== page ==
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Virus, holidays pose safety challenges for shipping, distribution sectors

fulfillment center

Companies seeing an increase in online holiday shopping and shipping face myriad workplace safety challenges, from keeping up with evolving health and safety standards to hiring and training seasonal workers in environments that have seen upticks in injuries in recent years, experts say.

“There is already so much going on this year that’s making (safety) complicated,” said Chris Hayes, Hartford, Connecticut-based second vice president for risk control at Travelers Cos. Inc. “Hiring seasonal employees for the holidays is always complicated, and the current health issues with the virus are making it more difficult.”

“Each year distribution centers increase their reliance on short service workers to meet the holiday demand for e-commerce shopping,” said Kim Holly, Dallas-based senior vice president of business development at ISNetworld, a contractor and supplier management company. “This year, e-commerce has taken off at unprecedented rates, adding even more stress to these warehouses and fulfillment centers.”

Sixteen states now have in place COVID-19 training requirements for all workers, including training on personal protective equipment, social distancing, and information on how COVID-19 spreads.

Due to mounting pressure from workers organizations and publicity regarding the prevalence of serious workplace injuries in distribution centers, companies such as Seattle-based Amazon Inc. are facing higher scrutiny at a time when online shopping is peaking due to shutdowns, store closures and shoppers’ fear of exposing themselves to the virus, experts say.

In an investigative report published Sept. 29, the journalism site reported that leaked data showed Amazon logged 14,000 serious injuries across 150 U.S. warehouses in 2019; 33% higher than Amazon's injury rate in 2016, and almost twice the industry average. Amazon did not return requests for comment.

“Distribution centers are clearly taking note of the uptick in e-commerce but will be at risk of higher than usual incident rates if their safety culture and procedures aren’t built to scale with the growth of the company,” Ms. Holly said.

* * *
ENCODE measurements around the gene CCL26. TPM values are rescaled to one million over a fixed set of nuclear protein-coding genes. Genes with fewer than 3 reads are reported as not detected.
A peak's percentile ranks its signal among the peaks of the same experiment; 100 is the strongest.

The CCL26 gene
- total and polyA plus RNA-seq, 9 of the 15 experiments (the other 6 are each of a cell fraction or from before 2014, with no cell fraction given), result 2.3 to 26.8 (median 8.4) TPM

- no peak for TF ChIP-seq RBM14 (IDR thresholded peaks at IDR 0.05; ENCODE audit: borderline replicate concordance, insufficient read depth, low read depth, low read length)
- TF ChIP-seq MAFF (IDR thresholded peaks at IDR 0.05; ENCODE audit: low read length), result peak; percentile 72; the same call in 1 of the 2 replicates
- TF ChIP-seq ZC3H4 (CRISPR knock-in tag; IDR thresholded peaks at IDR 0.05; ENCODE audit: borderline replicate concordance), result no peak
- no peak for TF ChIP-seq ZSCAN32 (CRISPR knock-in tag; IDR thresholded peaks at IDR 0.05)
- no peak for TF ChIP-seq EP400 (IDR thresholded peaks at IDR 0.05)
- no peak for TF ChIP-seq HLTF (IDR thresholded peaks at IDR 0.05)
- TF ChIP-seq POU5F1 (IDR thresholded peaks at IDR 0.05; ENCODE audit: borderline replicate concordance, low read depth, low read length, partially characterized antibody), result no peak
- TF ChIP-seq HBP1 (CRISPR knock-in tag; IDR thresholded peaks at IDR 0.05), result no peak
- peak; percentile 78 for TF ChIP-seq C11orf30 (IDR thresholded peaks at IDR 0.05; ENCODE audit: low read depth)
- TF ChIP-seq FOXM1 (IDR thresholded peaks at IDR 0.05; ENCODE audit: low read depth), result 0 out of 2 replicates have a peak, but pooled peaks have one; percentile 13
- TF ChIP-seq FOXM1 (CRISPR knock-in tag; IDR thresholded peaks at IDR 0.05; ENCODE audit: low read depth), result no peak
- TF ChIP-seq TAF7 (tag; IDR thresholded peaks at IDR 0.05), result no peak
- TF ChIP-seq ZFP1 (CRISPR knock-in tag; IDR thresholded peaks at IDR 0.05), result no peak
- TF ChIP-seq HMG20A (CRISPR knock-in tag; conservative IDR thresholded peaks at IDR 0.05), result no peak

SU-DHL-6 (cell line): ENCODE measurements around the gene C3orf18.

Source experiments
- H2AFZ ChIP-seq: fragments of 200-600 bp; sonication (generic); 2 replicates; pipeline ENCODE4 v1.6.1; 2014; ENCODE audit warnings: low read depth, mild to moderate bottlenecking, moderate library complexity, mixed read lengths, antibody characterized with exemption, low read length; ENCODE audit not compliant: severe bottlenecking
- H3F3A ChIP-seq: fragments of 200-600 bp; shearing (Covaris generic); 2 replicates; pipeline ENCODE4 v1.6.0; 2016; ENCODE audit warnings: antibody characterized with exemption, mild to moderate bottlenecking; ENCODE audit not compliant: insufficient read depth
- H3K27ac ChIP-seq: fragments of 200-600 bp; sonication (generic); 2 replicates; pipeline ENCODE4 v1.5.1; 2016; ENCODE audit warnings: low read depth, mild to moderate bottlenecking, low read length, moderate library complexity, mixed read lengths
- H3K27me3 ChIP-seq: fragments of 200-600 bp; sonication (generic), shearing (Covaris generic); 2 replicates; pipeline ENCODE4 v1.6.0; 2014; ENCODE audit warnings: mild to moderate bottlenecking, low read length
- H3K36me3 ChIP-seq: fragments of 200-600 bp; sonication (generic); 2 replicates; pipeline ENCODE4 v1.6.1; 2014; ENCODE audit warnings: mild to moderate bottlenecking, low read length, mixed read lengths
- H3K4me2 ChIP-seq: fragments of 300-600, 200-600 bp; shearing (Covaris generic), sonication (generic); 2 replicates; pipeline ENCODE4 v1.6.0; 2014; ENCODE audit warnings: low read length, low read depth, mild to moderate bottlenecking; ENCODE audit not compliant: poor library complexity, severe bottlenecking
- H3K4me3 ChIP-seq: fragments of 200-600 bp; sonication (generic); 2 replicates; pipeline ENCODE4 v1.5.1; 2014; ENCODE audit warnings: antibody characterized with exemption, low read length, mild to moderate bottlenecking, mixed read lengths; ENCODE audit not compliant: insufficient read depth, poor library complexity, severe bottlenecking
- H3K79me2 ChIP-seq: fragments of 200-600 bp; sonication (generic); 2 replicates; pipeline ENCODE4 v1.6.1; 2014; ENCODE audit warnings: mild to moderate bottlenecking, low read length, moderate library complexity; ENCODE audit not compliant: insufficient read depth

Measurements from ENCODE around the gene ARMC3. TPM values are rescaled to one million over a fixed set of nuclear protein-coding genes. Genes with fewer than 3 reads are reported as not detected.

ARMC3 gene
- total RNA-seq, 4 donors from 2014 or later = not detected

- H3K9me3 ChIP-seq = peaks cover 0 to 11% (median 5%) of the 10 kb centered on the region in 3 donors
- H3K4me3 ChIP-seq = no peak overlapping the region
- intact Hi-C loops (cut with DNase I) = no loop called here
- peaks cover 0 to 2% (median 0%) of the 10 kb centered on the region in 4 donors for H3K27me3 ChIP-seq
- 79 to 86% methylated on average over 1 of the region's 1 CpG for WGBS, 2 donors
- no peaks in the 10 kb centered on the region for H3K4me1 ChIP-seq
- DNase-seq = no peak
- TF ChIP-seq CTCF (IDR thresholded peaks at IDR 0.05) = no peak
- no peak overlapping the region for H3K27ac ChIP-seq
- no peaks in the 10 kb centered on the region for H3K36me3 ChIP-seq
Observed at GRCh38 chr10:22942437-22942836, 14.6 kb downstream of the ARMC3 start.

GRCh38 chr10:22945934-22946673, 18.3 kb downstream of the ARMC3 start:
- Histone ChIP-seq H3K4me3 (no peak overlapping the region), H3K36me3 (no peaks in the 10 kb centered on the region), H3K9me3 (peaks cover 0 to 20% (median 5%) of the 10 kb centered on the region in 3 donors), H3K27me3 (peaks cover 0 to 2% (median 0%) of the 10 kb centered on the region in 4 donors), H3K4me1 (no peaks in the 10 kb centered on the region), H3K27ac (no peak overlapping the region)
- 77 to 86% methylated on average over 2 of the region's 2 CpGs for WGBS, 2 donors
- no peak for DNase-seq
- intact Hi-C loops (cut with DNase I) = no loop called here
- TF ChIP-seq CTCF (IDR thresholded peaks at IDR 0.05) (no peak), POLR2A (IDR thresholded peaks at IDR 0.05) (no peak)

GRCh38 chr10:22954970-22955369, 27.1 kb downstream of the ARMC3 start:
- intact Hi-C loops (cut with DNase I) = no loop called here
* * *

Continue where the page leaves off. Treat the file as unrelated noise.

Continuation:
Such businesses in at least one state will be paying more for workers compensation insurance in coming years. The Washington State Department of Labor & Industries on Nov. 30 announced it would be placing fulfillment centers under their own classification, separate from general warehouses, starting on Jan. 1, 2021. The department said a “review of the warehouse classification concluded that fulfillment centers were more hazardous and were submitting claims more often, justifying establishing a separate risk class,” according to a spokesman.

A spokeswoman for the Boca Raton, Florida-based National Council on Compensation Insurance, which provides comp rate filings for 36 states, called the change in Washington an “interesting development,” adding that “NCCI continues to monitor changing jobs and how that may impact classification codes.”

Add COVID-19 to the hiring of novice workers — statistically more likely to be injured — to help with the holiday rush, and 2020 “is not the year you want to wing It,” Mr. Hayes said of safety requirements and training.

“The pace is pretty fast and it’s hectic,” said Amy Harper, Seattle-based senior director of workplace training and consulting for the National Safety Council. Employers “are just trying to figure out what they need to do and when. There are some companies that are doing better than others and are a little more prepared,” she said.

Atlanta-based United Parcel Service hired 100,000 seasonal workers this year to manage the holiday crunch.  The COVID-19 challenges are new but getting new workers on board with safety requirements is not, said David Keeling, the company’s Atlanta-based vice president for global health and safety.

“COVID just adds to our responsibilities and obligations to our employees, and new employees, onboarding them successfully,” Mr. Keeling said of UPS’s approach, which includes local safety groups aimed at training and educating workers and communities; providing workers with protective equipment; and maintaining policies for social distancing.

“There is a lot of time invested in safety training and a lot of that is invested in new employees,” he said.

The pandemic challenge is to train in smaller group settings — which UPS put in place in recent months — and to better “embrace technology” in providing training, said Todd Bradon, the company’s director of health and safety and injury prevention, also based in Atlanta.

The company is also urging seasonal workers to work with family, he said. It is not uncommon for married couples to work together as driver and assistant package handler on a truck, he said.

“People are bringing their bubble to work,” Mr. Bradon said. “I think one of the testimonials to doing it the right way is the number of workers bringing their friends and family to work. It tells you that those employees feel safe enough to do what they are doing.”

More insurance and workers compensation news on the coronavirus crisis here




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